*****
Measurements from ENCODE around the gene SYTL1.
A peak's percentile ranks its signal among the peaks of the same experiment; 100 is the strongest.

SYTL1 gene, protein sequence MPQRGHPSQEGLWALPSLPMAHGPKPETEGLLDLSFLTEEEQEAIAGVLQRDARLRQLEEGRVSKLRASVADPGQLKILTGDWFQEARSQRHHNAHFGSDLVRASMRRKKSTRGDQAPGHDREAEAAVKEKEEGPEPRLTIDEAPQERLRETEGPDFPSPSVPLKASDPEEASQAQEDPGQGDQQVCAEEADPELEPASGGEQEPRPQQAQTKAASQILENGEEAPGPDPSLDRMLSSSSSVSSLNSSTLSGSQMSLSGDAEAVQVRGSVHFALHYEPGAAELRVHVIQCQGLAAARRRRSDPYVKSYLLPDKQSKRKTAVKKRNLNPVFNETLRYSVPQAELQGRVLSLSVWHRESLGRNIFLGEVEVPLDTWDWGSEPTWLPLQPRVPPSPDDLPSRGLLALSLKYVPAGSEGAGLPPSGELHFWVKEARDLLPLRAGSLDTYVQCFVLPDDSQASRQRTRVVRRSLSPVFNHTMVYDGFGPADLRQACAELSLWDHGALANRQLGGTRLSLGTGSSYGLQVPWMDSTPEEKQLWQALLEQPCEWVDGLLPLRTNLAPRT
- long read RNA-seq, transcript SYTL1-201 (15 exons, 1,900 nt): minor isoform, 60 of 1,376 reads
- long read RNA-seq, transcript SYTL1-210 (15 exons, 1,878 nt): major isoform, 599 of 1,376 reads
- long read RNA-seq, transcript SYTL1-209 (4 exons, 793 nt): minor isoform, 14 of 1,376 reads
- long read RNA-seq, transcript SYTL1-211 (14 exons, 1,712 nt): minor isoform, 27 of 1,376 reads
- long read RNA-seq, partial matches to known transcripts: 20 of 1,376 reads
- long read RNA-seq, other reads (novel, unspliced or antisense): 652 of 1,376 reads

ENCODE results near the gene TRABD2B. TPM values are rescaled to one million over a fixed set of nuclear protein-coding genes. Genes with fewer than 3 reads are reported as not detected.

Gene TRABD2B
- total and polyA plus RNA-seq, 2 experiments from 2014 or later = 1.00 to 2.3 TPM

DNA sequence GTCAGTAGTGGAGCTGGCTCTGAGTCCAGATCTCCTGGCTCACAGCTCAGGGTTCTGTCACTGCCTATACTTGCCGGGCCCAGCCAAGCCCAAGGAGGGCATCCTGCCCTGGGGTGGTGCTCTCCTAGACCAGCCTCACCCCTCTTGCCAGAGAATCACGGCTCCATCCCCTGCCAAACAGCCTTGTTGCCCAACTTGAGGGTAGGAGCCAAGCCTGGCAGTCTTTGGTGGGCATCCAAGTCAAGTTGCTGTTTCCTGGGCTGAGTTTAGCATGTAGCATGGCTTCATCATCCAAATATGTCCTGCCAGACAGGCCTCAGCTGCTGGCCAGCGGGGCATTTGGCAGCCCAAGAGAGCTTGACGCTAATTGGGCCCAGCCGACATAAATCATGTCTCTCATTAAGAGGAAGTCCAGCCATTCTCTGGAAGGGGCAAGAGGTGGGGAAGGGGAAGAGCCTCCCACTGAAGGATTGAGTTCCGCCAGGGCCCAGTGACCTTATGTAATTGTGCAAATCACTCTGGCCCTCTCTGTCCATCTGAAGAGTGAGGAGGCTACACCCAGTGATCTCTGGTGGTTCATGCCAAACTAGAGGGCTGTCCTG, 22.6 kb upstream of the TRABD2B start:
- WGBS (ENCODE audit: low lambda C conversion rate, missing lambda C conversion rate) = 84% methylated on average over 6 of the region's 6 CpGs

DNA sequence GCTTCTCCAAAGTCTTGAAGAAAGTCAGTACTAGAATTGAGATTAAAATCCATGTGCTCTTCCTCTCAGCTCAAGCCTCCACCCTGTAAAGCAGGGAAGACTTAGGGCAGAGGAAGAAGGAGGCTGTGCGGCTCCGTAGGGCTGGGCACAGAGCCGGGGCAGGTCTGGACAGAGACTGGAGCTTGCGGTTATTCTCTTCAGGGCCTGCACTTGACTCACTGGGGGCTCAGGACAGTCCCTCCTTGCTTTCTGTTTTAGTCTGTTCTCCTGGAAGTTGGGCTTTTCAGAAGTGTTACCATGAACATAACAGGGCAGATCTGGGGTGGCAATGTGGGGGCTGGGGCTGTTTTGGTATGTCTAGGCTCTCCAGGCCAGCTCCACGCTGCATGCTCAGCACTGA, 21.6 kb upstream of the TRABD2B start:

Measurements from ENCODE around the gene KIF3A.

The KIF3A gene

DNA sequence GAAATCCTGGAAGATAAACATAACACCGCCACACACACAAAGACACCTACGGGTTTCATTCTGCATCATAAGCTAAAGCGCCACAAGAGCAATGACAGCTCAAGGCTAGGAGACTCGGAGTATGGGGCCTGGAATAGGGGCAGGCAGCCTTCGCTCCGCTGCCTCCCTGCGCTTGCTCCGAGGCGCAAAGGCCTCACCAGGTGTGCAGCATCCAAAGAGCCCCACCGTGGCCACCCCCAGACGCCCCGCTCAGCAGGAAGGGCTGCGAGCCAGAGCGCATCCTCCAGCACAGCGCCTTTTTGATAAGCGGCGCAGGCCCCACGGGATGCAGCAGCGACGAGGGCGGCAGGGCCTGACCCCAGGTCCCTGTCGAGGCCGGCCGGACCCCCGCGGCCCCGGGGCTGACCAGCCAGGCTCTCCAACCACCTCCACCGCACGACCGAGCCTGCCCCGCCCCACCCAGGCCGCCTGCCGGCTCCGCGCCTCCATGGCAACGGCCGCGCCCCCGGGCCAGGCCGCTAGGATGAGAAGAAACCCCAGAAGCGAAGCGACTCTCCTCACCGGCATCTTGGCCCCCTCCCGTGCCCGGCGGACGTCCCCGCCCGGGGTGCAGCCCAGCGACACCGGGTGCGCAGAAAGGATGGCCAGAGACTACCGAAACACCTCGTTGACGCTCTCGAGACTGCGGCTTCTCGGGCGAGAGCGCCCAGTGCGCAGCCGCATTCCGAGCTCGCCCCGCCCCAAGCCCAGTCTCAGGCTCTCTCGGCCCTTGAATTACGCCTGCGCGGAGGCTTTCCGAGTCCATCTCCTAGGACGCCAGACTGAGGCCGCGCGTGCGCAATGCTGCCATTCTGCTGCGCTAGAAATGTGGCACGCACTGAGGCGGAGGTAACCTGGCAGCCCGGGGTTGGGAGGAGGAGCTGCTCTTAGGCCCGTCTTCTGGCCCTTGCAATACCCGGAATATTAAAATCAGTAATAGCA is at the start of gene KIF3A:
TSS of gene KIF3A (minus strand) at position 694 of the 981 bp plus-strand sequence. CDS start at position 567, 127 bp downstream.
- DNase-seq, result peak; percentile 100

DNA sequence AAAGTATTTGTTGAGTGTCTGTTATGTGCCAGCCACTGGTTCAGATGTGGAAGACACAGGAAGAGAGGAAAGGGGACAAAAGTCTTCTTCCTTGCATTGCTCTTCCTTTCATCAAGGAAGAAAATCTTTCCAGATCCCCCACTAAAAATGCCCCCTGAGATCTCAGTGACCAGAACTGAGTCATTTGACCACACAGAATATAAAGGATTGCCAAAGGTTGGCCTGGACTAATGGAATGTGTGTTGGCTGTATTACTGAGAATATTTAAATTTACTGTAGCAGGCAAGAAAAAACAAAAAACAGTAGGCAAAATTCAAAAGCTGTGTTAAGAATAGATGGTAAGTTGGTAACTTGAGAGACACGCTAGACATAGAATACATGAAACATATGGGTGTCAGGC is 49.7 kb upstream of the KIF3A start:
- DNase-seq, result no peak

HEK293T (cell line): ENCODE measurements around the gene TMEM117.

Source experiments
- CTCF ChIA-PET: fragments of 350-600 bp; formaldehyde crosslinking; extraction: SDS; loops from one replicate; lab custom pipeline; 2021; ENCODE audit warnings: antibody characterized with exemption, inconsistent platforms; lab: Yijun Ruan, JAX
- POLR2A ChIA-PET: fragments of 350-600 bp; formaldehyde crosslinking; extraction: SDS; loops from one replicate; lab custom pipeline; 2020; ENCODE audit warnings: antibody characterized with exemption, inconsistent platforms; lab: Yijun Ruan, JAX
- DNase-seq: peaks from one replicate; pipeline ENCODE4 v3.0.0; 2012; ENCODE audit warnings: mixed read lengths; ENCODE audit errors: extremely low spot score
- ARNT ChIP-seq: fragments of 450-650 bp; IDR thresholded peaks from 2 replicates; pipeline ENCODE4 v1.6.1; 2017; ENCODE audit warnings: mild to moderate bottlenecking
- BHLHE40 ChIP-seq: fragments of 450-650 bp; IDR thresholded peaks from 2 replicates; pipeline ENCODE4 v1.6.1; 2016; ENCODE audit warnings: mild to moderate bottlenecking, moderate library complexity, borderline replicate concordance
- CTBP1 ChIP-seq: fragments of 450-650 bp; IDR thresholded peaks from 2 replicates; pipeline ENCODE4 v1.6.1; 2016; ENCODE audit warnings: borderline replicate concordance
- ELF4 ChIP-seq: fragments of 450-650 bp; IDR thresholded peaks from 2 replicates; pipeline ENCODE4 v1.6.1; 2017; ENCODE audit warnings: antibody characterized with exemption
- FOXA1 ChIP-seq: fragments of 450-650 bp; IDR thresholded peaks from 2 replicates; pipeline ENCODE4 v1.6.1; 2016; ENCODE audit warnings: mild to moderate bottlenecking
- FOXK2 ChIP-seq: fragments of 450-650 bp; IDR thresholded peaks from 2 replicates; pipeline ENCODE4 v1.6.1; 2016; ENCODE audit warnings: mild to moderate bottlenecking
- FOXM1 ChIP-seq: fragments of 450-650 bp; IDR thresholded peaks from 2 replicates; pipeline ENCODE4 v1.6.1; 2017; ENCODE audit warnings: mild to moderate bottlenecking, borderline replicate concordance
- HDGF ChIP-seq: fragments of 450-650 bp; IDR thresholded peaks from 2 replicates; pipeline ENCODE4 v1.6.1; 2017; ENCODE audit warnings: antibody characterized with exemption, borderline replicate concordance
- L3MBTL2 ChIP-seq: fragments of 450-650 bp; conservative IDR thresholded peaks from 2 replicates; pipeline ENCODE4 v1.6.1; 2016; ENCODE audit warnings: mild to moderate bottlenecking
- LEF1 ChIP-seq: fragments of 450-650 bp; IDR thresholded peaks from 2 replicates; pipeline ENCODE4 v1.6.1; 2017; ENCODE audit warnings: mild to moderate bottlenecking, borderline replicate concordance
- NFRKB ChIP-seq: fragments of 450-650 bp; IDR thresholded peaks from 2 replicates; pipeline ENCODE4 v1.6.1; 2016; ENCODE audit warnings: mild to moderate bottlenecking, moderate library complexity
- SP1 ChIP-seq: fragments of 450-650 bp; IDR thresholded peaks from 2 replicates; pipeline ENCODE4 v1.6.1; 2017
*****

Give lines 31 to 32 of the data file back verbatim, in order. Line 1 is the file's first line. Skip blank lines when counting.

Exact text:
- ELF4 ChIP-seq: fragments of 450-650 bp; IDR thresholded peaks from 2 replicates; pipeline ENCODE4 v1.6.1; 2017; ENCODE audit warnings: antibody characterized with exemption
- FOXA1 ChIP-seq: fragments of 450-650 bp; IDR thresholded peaks from 2 replicates; pipeline ENCODE4 v1.6.1; 2016; ENCODE audit warnings: mild to moderate bottlenecking